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Legendary promoter-matchmaker Don Chargin passes away at 90

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Russell Peltz: “What did we lose? The last of the all-time great promoter-matchmakers. From when boxing really mattered.”

LA Times via Getty Images

“War A Week,” they called him, and his good buddy Russell Peltz recalls on Friday afternoon, a few hours after learning Don Chargin was gone, nobody ever had a mean nickname for him.

He was 90 and had battled cancer. Russell said he’d gotten a good report from his doc in Cali, so Peltz was in LA when I called him. He was going to see Don Sunday, at the luncheon for the West Coast Boxing Hall of Fame. Now, no. He is left with the fondets of memories of a guy who truly won’t be replaced, because the era he thrived in won’t be back.

“My first meeting with Don was in 1972, I was driving cross country,” said the Philly fixture, who is also a throwback, as Don was, to eras that young bucks can only ask or read about. He went to Don’s stomping grounds at the Olympic, and walked in there.

Russell was 25, had been promoting since 1969, and he was impressed because Don didn’t bigtime him. He treated him with dignity and respect. That’s why, Russell says he told his wife, he’s never known anyone who nobody, not anybody, had a bad word for — not in text or vocally. “Especially not in this business!”

They did business together then, Russell and Don, Don of course part of a dynamic duo with wife Lorraine. Russell saw him when Lorraine was inducted into the International Boxing Hall of Fame in June. He’d flash back to fights they made and saw. Lupe Pintor beating Alberto Sandoval at the Olympic, February 1980. Russell thought back to that one.

“He sat me at ringside,” the PA man says. His Jeff Chandler also was a bantamweight ace at that juncture.

“We were very close. What did we lose? The last of the all-time great promoter-matchmakers. From when boxing really mattered. There’s nobody left from that era. Now, a lot of people get into it for business. Don got into it because he really loved boxing.”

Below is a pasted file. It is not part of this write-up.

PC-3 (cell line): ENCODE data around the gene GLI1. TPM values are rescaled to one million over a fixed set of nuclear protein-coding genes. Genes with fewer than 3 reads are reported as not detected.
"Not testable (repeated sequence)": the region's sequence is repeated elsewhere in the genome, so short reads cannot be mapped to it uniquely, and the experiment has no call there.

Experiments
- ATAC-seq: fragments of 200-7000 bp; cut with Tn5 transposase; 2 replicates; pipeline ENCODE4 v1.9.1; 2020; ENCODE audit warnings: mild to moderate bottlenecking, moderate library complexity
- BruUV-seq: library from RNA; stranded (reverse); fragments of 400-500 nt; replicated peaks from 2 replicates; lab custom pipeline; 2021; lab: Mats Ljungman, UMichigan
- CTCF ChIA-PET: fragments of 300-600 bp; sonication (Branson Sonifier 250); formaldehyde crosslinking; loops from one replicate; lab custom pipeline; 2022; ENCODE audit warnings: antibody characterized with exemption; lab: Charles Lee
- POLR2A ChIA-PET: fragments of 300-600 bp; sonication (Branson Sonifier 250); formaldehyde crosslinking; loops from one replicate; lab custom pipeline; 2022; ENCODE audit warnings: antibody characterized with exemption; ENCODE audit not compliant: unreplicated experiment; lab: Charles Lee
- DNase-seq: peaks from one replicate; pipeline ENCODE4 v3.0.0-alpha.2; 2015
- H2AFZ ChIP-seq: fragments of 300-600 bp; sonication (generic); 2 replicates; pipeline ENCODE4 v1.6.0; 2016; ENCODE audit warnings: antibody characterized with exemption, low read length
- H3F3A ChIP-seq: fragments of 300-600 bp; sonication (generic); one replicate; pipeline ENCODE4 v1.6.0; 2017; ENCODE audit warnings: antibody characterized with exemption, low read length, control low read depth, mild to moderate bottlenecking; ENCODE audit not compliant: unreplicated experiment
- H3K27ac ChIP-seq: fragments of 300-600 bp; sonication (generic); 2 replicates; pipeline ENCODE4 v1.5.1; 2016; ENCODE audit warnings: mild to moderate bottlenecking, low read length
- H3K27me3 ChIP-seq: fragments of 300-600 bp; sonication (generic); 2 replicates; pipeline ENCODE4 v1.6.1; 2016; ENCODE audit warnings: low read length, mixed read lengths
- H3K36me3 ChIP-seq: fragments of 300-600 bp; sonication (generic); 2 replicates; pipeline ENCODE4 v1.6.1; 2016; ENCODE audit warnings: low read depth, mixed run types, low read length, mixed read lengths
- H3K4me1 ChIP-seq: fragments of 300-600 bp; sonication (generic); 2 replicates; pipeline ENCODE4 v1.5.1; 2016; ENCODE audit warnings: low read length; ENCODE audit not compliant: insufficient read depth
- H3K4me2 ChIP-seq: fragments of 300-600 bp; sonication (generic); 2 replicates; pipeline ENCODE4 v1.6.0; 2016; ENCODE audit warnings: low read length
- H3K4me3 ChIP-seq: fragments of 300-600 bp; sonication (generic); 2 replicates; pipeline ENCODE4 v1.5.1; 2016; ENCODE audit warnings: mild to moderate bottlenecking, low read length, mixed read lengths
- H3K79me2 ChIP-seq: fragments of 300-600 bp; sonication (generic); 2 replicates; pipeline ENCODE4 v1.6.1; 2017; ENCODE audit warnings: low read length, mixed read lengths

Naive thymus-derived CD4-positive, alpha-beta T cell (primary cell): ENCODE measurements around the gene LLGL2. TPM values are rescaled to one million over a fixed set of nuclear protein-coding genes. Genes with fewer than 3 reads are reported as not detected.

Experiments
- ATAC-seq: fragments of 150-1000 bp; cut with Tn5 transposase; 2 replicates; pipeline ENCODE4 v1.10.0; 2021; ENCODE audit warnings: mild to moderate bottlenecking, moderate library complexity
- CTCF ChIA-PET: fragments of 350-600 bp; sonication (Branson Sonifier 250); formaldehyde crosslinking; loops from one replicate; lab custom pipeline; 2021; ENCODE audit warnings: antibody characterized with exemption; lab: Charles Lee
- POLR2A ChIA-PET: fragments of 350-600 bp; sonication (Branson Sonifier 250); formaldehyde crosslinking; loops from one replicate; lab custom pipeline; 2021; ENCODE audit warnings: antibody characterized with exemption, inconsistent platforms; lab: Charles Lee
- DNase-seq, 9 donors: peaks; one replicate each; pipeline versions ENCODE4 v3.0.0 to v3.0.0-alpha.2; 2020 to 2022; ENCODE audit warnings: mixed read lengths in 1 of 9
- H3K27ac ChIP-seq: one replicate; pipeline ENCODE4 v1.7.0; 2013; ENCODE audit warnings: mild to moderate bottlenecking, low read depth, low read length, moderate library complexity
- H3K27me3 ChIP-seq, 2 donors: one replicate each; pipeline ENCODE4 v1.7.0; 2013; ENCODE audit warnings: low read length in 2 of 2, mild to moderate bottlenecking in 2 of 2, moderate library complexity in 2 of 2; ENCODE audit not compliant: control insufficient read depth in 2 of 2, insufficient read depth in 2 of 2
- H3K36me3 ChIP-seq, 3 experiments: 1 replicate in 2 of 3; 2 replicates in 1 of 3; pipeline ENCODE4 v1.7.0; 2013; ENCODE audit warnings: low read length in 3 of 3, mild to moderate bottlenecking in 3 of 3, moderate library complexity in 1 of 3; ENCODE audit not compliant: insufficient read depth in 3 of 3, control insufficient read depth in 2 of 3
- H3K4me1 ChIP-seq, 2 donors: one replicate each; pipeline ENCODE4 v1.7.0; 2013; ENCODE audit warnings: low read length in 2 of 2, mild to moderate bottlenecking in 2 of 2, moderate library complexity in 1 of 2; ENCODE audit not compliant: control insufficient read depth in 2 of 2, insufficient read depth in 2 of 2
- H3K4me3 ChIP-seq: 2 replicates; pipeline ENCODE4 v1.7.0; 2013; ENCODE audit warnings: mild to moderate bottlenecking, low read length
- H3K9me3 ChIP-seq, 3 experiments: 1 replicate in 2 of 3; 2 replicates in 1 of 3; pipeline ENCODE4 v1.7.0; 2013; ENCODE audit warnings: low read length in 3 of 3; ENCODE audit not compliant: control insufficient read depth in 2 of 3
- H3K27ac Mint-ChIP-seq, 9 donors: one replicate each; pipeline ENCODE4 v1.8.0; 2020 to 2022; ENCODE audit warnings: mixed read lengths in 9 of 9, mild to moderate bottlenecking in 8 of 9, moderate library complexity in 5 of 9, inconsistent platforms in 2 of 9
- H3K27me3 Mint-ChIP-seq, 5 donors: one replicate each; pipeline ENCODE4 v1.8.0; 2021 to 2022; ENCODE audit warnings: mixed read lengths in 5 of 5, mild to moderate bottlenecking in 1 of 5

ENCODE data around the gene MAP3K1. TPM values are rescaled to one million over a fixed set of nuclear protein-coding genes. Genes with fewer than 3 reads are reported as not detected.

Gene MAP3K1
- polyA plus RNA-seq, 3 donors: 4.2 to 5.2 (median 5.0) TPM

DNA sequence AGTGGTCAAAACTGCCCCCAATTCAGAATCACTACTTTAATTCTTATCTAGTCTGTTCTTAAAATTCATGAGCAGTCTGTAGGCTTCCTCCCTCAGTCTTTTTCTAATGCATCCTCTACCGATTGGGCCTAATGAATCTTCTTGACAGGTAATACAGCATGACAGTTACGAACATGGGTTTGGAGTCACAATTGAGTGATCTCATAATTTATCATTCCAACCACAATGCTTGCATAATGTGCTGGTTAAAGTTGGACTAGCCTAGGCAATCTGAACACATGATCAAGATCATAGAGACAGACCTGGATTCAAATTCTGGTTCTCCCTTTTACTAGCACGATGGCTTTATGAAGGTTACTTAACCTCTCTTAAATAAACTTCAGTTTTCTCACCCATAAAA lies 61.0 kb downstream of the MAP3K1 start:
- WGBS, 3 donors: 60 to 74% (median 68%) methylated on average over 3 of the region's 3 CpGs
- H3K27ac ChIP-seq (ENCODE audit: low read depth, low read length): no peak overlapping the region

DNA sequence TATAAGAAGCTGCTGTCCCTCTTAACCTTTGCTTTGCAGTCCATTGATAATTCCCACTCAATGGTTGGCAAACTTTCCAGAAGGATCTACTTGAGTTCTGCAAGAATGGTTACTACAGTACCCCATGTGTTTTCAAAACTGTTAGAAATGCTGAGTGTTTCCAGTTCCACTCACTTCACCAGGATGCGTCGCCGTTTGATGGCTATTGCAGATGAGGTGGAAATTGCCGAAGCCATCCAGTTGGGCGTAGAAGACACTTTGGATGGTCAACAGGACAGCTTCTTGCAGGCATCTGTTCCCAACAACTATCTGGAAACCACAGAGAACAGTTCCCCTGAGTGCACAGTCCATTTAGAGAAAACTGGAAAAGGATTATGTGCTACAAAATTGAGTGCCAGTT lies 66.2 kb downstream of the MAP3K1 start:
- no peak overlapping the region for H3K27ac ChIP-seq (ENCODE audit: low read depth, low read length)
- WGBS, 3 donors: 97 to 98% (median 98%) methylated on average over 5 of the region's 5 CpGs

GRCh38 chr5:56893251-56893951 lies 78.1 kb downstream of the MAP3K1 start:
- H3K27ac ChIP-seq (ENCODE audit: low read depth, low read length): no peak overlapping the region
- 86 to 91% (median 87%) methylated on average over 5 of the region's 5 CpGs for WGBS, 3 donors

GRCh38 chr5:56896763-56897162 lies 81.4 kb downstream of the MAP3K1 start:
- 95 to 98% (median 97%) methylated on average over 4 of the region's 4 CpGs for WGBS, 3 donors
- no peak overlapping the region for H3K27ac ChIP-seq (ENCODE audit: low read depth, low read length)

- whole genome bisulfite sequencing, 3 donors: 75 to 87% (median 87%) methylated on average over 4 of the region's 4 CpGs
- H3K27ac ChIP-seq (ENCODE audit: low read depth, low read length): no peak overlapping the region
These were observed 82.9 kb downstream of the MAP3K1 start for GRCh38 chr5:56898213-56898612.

Didn’t even need a handshake with Chargin, who boxed as a teen but quit because of a heart issue, his assent was enough.

“He believed in making good fights,” Peltz continued. Sounds like a no-brainer but not so; so many just want to stack Ws now.

“It’s an era you’re never going to see again. You can have eight thousand stations, if you’re not making good fights, forget about it.”

The 60s and 70s, so many of those cats would have cleaned up today, snagging belts like puppies collect smiles. Ruben Olivares, Mando Ramos, Sugar Ramos, Lupe Pintor, Alberto and Richie Sandoval, Chucho Castillo, Alberto Davila, Frankie Duarte, Alphonse Halimi, Jesus Pimentel, Carlos Zarate, they were in Wars of the Week.

Don’s first promotion, at the age of 23, was Eddie Chavez vs Manuel Ortiz on September 3, 1951. From 1964 to 1984, he served as matchmaker at the Olympic, working alongside fellow Hall of Famer Aileen Eaton.

Chargin got into the IBHOF in 2001. He then worked as an advisor to Golden Boy. His world took a hit when Lorraine died in April 2010. “There’s no such thing as a perfect marriage,” he said after, “but I think we had the closest thing to one.”

Peltz sounded slightly shocked. He’d been looking forward to the lunch. The event had been dedicated to Don, in fact, a while ago.

Peltz on September 30 will celebrate making his first card 49 years ago. One of his major influences, maybe his best buddy, period, won’t be there to congratulate him. “He was the best. The best. It’s a sad day.”

But here’s maybe an idea to cheer you up. Believe in heaven, then. ”I don’t know what I’ll do without my sweet Lorraine,” Chargin said in a statement after Lorraine died. “I can’t stop looking at her picture. The only comfort I have is knowing that my sweetheart is no longer suffering.”

They are together again.